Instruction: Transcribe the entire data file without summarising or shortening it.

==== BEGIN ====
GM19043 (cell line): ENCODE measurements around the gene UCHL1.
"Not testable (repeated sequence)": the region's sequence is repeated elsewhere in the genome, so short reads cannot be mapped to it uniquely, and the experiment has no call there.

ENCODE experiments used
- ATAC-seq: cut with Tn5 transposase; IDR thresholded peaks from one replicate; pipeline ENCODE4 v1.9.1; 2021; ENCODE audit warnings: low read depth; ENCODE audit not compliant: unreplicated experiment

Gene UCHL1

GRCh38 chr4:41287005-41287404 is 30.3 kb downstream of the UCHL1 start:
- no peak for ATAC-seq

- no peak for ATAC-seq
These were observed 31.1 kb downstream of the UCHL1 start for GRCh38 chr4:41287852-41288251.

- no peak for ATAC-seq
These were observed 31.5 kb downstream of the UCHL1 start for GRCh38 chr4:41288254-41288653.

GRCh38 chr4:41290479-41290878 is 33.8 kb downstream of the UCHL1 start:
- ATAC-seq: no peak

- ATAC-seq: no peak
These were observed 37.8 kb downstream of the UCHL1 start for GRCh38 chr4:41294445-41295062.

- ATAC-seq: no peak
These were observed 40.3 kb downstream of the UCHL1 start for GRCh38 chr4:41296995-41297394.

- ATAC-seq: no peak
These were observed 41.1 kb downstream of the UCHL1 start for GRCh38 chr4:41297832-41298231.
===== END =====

GM19043 (cell line): ENCODE measurements around the gene UCHL1.
"Not testable (repeated sequence)": the region's sequence is repeated elsewhere in the genome, so short reads cannot be mapped to it uniquely, and the experiment has no call there.

ENCODE experiments used
- ATAC-seq: cut with Tn5 transposase; IDR thresholded peaks from one replicate; pipeline ENCODE4 v1.9.1; 2021; ENCODE audit warnings: low read depth; ENCODE audit not compliant: unreplicated experiment

Gene UCHL1

GRCh38 chr4:41287005-41287404 is 30.3 kb downstream of the UCHL1 start:
- no peak for ATAC-seq

- no peak for ATAC-seq
These were observed 31.1 kb downstream of the UCHL1 start for GRCh38 chr4:41287852-41288251.

- no peak for ATAC-seq
These were observed 31.5 kb downstream of the UCHL1 start for GRCh38 chr4:41288254-41288653.

GRCh38 chr4:41290479-41290878 is 33.8 kb downstream of the UCHL1 start:
- ATAC-seq: no peak

- ATAC-seq: no peak
These were observed 37.8 kb downstream of the UCHL1 start for GRCh38 chr4:41294445-41295062.

- ATAC-seq: no peak
These were observed 40.3 kb downstream of the UCHL1 start for GRCh38 chr4:41296995-41297394.

- ATAC-seq: no peak
These were observed 41.1 kb downstream of the UCHL1 start for GRCh38 chr4:41297832-41298231.